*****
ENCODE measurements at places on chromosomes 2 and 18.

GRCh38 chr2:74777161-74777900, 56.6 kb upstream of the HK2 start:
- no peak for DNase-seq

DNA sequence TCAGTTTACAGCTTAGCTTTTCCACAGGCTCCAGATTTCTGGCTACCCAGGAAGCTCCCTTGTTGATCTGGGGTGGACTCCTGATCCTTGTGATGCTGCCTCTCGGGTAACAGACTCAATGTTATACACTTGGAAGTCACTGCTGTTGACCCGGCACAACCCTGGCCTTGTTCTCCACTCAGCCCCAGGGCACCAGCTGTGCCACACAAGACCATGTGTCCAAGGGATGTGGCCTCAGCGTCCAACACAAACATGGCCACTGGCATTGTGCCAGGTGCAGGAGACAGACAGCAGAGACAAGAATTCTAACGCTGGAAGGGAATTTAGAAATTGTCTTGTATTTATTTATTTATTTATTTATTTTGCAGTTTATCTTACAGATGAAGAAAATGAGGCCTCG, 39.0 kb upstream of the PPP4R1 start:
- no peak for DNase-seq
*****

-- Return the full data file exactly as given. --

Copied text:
ENCODE measurements at places on chromosomes 2 and 18.

GRCh38 chr2:74777161-74777900, 56.6 kb upstream of the HK2 start:
- no peak for DNase-seq

DNA sequence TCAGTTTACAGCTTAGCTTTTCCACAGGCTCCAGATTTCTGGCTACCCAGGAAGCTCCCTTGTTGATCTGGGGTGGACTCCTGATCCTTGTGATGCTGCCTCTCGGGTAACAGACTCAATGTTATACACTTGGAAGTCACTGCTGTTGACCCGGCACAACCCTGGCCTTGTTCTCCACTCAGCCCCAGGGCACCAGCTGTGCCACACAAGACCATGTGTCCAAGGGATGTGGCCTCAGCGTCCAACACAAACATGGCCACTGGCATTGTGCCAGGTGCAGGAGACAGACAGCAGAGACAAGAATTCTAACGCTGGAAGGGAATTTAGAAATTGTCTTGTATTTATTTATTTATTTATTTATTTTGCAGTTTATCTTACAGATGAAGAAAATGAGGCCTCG, 39.0 kb upstream of the PPP4R1 start:
- no peak for DNase-seq